Feeds

Adobe adopts monthly patch cycle

No more ad hoc for you lot

Beginner's guide to SSL certificates

Adobe has taken a leaf from Microsoft's book and decided to adopt a monthly security patch cycle instead of releasing software fixes on an ad-hoc basis. The move - which is geared to helping customers plan security updates on the basis of predictable schedules - is expected to begin within six months and will apply to most, though not necessarily all, Adobe products, IDG reports.

Macromedia was planning a similar move prior to its recent acquisition by Adobe but this has now been put back to summer 2006. The finer points of the plan, such as exact timing and whether to issue pre-alert bulletins days before the release of patches, are yet to be finalised.

More software firms are introducing regular patching cycles. Microsoft began the move with the first of its monthly patch batches in October 2003. Oracle moved to a quarterly patching cycle (a move criticised by some as too infrequent) in August 2004.

Adobe has fewer software packages to support than either Oracle or Microsoft but like all software vendors it still has to manage a steady stream of security fixes. Adobe software packages have been the subject of nine bulletins by security notification firm Secunia this year and eight notices last year. By comparison, Microsoft has issued 55 new patches this year. ®

Protecting users from Firesheep and other Sidejacking attacks with SSL

More from The Register

next story
Spies would need SUPER POWERS to tap undersea cables
Why mess with armoured 10kV cables when land-based, and legal, snoop tools are easier?
Early result from Scots indyref vote? NAW, Jimmy - it's a SCAM
Anyone claiming to know before tomorrow is telling porkies
Israeli spies rebel over mass-snooping on innocent Palestinians
'Disciplinary treatment will be sharp and clear' vow spy-chiefs
Hackers pop Brazil newspaper to root home routers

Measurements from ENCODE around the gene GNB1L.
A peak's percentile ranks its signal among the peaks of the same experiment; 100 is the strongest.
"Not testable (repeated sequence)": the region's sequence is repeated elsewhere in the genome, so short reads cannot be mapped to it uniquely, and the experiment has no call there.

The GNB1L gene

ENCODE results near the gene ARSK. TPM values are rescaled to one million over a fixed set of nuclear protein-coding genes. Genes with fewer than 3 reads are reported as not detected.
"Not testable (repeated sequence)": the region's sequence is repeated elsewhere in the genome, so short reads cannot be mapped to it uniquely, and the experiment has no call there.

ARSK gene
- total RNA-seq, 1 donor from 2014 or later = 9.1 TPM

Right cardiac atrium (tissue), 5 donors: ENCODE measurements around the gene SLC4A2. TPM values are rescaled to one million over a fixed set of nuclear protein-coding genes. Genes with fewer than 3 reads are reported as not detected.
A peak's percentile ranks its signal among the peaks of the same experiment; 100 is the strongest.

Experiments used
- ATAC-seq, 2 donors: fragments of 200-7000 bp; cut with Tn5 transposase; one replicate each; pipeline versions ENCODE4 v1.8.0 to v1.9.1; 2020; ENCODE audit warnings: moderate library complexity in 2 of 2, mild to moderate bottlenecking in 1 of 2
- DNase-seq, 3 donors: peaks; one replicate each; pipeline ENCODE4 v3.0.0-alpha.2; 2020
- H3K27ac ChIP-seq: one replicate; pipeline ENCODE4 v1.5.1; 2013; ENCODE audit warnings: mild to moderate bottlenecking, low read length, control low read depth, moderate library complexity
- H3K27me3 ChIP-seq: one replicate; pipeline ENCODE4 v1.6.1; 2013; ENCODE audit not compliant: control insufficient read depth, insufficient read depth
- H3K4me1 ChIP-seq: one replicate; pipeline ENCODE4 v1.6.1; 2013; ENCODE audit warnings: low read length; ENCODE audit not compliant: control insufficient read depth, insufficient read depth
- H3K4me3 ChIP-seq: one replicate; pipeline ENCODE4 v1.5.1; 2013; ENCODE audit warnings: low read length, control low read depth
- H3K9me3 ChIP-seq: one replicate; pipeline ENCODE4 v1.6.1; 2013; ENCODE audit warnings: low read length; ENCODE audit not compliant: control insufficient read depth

Step One: try default passwords. Step Two: Repeat Step One until success
China hacked US Army transport orgs TWENTY TIMES in ONE YEAR
FBI et al knew of nine hacks - but didn't tell TRANSCOM
Microsoft to patch ASP.NET mess even if you don't
We know what's good for you, because we made the mess says Redmond
NORKS ban Wi-Fi and satellite internet at embassies
Crackdown on tardy diplomatic sysadmins providing accidental unfiltered internet access
UK.gov lobs another fistful of change at SME infosec nightmares
Senior Lib Dem in 'trying to be relevant' shocker. It's only taxpayers' money, after all
prev story

Whitepapers

Providing a secure and efficient Helpdesk
A single remote control platform for user support is be key to providing an efficient helpdesk. Retain full control over the way in which screen and keystroke data is transmitted.
WIN a very cool portable ZX Spectrum
Win a one-off portable Spectrum built by legendary hardware hacker Ben Heck
Saudi Petroleum chooses Tegile storage solution
A storage solution that addresses company growth and performance for business-critical applications of caseware archive and search along with other key operational systems.
Protecting users from Firesheep and other Sidejacking attacks with SSL
Discussing the vulnerabilities inherent in Wi-Fi networks, and how using TLS/SSL for your entire site will assure security.
Security for virtualized datacentres
Legacy security solutions are inefficient due to the architectural differences between physical and virtual environments.